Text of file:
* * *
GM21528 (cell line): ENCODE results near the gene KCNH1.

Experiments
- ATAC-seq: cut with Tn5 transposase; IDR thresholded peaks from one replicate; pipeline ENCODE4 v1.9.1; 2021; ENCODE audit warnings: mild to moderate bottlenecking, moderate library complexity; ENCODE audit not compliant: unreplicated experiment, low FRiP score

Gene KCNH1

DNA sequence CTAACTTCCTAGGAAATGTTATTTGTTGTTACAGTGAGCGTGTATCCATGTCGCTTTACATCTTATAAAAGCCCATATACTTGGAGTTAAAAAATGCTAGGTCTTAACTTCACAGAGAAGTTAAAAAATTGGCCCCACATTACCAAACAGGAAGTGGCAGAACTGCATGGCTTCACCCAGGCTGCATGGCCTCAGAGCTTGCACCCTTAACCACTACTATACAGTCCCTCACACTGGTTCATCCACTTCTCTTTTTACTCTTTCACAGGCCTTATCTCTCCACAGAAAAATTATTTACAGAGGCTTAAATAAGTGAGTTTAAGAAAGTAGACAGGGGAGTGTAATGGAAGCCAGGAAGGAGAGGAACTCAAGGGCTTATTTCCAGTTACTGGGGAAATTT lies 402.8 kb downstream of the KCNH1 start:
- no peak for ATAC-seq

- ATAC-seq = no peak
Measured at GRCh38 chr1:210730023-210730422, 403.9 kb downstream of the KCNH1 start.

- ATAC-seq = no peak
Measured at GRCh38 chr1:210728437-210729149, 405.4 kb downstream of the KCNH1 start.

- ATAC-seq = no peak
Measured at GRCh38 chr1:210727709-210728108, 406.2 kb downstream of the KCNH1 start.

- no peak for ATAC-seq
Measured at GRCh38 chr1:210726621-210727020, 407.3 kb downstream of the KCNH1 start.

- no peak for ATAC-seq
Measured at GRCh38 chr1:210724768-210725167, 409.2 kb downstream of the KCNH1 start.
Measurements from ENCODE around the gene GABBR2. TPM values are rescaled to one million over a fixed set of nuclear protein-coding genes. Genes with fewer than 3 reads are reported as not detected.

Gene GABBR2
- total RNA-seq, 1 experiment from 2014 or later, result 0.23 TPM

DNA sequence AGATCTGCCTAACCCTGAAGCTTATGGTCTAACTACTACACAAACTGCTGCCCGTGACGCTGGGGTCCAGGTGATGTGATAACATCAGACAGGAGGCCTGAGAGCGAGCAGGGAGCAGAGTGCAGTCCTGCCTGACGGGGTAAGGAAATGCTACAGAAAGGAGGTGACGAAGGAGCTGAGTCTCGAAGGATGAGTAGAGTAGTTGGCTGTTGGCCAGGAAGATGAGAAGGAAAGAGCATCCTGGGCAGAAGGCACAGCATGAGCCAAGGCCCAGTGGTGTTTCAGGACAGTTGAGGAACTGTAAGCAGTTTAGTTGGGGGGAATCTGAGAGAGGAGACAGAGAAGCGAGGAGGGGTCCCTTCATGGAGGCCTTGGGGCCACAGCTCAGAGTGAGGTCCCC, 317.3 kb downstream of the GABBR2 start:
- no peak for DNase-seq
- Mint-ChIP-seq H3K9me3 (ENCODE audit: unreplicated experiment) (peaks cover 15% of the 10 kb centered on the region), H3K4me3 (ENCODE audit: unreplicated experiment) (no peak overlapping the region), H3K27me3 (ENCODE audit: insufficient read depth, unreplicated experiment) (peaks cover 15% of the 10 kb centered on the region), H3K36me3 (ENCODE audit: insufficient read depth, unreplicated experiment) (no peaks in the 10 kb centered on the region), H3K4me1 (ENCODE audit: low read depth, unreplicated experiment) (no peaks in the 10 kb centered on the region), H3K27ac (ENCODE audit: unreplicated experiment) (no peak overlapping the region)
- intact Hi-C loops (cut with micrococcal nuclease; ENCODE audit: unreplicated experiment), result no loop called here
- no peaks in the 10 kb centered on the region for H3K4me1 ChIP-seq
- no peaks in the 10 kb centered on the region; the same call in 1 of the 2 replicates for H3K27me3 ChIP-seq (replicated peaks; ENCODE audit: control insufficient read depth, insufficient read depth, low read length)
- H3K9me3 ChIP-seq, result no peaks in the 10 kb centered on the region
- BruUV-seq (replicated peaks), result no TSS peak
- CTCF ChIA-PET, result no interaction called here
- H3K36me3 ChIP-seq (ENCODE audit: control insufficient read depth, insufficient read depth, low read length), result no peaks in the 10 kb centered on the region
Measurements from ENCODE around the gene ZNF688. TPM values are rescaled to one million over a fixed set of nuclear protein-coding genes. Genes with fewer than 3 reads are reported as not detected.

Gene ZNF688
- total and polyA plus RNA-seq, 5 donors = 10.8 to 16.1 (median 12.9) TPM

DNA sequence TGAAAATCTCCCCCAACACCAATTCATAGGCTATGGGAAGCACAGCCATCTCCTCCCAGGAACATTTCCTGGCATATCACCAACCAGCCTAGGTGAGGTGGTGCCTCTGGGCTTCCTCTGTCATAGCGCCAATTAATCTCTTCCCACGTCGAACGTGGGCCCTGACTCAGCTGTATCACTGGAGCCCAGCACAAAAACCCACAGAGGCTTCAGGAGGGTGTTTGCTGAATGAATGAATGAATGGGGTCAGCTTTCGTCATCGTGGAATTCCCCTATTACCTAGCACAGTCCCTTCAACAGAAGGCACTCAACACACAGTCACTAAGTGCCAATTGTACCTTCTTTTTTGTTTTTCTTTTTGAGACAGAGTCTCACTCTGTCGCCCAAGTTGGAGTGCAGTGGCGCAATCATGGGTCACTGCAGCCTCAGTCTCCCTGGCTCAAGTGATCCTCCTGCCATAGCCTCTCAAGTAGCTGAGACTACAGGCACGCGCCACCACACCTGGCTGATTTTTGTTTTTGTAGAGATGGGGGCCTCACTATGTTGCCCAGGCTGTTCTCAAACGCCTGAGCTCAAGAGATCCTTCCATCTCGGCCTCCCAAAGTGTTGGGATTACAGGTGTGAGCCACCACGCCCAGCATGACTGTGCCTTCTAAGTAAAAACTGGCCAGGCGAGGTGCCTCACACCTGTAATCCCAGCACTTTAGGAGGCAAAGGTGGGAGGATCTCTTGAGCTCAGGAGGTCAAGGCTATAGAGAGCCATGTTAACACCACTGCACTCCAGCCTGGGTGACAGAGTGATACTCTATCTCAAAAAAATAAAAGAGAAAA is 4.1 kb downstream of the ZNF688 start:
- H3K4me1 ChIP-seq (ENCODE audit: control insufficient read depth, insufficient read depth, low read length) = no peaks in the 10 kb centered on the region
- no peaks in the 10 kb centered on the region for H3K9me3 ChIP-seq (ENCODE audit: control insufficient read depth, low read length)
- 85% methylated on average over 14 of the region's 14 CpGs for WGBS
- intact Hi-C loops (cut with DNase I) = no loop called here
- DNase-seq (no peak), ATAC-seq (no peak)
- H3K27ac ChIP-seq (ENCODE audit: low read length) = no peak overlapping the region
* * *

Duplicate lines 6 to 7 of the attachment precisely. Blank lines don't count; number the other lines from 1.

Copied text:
- no peak for ATAC-seq

- ATAC-seq = no peak